Percutaneous recanalization of chronic total occlusions: Wherein lies the body of proof?

Corrado Tamburino, Piera Capranzano, Davide Capodanno, George Dangas, Marco Zimarino, Theodore A. Bass, Roxana Mehran, David Antoniucci, Antonio Colombo, Alessio La Manna, Maria E. Di Salvo, Gregg W. Stone

Research output: Contribution to journalArticlepeer-review

Abstract

Although interventional technology and skills have markedly advanced, percutaneous coronary intervention (PCI) for coronary chronic total occlusion (CTO) lesions remains challenging. Indeed, CTO PCI is technically complex, carries the potential for a relatively high likelihood of failure and acute complications, and requires specifically skilled operators and a demanding use of resources. In addition, controversy persists surrounding appropriate indications for attempting CTO revascularization. Finally, there is a wide uncertainty on the actual benefits achieved with successful CTO recanalization. A growing number of studies have reported procedural results and/or assessed functional effects and long-term clinical outcomes of CTO PCI. We therefore sought to review and critically appraise the evidence base for procedural outcomes and potential clinical benefits of CTO PCI.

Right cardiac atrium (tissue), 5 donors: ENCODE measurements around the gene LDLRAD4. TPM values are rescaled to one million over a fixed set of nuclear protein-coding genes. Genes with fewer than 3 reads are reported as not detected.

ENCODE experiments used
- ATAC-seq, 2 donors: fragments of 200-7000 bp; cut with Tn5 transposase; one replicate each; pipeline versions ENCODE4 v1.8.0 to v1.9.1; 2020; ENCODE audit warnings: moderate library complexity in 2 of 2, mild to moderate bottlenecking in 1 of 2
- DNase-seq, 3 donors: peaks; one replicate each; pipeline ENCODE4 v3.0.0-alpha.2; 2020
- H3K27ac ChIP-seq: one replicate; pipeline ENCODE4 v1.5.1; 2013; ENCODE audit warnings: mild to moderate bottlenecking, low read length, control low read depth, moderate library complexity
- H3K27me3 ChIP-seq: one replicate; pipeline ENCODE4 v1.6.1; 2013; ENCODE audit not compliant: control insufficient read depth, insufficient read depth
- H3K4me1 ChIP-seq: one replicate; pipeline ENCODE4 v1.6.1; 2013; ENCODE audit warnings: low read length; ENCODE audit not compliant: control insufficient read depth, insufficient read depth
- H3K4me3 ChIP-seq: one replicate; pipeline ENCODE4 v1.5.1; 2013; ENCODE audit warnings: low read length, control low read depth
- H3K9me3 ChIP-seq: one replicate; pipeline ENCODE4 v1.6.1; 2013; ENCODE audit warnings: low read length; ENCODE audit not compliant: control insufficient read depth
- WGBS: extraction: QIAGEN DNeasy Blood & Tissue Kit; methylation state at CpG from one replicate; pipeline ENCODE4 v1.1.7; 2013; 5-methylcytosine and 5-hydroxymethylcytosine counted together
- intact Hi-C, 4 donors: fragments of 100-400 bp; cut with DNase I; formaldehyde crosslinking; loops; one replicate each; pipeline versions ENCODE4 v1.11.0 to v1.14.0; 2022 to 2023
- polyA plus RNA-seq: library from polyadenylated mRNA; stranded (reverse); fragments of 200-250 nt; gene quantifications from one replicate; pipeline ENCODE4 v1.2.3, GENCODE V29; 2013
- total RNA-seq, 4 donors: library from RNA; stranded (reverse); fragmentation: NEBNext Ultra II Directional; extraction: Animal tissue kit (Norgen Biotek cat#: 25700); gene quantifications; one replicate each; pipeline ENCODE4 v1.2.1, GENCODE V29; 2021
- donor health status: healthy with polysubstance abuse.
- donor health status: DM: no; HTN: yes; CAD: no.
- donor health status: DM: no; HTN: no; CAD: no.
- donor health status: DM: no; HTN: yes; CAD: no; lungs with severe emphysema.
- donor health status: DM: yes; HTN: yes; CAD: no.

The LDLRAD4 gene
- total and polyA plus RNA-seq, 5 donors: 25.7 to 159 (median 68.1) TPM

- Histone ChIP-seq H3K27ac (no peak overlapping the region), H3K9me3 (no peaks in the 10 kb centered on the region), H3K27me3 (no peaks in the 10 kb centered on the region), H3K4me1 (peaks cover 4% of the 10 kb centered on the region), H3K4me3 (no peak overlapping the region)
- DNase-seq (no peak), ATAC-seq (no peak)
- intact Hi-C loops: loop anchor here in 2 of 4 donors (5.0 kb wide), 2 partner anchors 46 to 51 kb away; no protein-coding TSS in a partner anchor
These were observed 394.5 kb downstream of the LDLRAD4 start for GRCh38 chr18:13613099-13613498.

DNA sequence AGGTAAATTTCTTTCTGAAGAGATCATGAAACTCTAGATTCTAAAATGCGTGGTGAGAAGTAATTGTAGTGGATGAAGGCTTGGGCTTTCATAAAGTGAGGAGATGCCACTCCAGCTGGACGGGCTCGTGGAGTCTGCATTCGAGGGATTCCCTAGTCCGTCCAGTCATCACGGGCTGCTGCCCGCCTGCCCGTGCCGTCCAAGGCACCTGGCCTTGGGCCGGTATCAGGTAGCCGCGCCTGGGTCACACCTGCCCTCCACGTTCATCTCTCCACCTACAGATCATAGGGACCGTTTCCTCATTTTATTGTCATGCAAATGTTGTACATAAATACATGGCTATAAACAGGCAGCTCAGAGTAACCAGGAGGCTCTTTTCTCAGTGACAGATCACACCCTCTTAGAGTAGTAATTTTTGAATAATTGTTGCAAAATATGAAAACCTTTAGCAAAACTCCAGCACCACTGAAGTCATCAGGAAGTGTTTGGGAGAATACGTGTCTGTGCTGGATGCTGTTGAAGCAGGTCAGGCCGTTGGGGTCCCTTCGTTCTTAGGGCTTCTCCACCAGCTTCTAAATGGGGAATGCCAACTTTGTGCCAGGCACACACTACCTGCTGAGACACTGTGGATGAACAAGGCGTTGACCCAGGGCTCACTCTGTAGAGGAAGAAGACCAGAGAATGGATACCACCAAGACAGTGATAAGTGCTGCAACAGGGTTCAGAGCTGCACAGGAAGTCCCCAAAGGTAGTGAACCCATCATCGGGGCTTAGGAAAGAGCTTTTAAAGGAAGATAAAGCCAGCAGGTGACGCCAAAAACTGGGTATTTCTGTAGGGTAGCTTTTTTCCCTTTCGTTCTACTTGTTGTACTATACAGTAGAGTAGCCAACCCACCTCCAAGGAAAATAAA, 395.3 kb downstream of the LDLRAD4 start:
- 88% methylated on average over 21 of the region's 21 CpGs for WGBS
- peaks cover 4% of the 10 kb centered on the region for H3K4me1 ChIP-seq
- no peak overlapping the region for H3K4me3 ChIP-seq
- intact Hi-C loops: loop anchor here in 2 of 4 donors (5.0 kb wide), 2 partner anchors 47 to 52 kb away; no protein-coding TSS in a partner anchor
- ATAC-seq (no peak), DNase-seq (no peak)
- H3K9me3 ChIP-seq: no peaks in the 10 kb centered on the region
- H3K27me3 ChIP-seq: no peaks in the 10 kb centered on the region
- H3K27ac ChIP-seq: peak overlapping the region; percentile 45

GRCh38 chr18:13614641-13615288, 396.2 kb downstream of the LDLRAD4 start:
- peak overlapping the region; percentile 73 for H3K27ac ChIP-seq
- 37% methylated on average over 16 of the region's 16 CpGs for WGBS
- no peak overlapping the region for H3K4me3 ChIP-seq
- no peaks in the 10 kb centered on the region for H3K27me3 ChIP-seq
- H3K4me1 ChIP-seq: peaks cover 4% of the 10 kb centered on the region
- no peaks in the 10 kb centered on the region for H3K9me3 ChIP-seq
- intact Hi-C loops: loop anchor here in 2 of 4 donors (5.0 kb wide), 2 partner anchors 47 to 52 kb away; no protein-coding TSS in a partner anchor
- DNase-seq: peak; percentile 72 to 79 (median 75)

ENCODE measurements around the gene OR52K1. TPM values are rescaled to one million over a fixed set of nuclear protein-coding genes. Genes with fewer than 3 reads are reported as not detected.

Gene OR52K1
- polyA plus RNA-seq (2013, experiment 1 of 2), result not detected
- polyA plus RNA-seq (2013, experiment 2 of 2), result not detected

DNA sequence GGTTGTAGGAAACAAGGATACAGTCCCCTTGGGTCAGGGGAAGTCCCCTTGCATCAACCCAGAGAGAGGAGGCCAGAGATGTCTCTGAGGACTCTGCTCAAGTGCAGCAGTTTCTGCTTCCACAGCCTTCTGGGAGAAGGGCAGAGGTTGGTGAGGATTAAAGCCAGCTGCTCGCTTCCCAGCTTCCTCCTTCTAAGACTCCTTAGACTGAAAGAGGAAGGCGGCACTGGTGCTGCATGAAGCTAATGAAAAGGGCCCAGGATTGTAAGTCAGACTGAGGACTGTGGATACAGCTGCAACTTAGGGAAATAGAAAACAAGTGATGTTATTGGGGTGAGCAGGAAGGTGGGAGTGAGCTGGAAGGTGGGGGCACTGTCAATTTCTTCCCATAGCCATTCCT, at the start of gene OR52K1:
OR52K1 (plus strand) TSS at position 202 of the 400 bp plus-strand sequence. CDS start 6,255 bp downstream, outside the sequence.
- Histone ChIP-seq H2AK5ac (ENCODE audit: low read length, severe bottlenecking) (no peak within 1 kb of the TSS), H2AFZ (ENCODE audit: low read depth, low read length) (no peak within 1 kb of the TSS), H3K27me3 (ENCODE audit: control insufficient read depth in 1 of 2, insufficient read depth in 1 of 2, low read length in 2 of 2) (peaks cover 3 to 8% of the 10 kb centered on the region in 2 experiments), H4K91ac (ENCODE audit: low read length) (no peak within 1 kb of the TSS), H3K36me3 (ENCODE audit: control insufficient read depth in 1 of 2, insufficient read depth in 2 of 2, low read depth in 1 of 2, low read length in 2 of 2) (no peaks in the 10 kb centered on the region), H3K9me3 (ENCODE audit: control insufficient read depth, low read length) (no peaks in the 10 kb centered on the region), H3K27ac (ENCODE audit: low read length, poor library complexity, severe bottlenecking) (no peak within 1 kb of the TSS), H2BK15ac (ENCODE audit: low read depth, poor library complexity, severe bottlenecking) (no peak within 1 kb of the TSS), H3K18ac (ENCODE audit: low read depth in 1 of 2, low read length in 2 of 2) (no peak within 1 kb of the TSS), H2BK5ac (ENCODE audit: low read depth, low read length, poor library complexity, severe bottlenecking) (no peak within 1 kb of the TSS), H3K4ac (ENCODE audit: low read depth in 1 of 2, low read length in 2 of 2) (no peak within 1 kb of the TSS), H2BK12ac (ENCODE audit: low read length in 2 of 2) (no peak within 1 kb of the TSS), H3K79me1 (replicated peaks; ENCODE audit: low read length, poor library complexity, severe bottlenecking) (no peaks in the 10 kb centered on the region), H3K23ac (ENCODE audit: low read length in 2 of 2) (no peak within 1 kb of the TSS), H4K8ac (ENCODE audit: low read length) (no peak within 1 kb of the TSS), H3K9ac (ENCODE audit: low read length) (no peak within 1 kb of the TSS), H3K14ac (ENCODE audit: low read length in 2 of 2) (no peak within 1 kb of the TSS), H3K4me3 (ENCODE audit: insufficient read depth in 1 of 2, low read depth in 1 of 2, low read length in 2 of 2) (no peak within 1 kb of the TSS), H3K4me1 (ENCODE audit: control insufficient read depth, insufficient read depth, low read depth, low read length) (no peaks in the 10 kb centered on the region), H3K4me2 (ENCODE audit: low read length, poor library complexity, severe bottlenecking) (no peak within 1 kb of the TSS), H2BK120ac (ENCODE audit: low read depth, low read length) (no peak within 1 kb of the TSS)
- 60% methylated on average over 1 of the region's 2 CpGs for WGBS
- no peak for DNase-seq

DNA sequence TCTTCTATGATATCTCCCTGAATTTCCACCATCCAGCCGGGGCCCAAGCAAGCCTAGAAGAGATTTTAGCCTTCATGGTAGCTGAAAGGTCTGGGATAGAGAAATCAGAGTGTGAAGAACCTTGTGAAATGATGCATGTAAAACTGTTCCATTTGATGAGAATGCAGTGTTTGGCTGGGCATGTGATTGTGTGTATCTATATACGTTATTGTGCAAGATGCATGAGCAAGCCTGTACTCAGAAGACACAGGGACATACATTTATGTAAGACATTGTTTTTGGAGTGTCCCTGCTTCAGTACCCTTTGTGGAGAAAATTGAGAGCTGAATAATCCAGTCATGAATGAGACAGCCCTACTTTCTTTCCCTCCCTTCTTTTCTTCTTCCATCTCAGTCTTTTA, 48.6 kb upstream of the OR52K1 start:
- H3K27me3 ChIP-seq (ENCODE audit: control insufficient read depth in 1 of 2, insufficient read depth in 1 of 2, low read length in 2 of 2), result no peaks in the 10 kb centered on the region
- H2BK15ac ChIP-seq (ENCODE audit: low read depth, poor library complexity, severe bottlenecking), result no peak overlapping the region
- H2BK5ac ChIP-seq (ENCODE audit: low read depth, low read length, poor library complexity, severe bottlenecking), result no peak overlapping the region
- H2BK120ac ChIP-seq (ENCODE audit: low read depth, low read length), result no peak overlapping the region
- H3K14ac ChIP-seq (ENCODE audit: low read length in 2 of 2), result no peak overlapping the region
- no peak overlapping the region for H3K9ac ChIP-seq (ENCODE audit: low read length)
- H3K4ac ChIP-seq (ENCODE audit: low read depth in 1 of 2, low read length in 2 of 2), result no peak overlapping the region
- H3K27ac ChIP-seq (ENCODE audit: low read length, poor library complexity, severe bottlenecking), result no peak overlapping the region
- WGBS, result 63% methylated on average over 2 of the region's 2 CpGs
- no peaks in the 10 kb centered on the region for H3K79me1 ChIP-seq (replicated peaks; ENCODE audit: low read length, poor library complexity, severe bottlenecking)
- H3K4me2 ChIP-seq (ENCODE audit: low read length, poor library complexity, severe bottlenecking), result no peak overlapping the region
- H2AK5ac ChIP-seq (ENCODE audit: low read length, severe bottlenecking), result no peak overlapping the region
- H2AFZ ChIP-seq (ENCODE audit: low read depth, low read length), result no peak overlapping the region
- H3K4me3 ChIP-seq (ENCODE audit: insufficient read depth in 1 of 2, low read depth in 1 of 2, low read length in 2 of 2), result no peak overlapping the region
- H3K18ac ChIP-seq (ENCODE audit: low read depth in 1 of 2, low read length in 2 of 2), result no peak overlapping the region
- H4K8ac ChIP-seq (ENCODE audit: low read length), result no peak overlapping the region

Original languageEnglish
Pages (from-to)133-142
Number of pages10
JournalAmerican Heart Journal
Volume165
Issue number2
DOIs
Publication statusPublished - Feb 2013

ASJC Scopus subject areas

  • Cardiology and Cardiovascular Medicine

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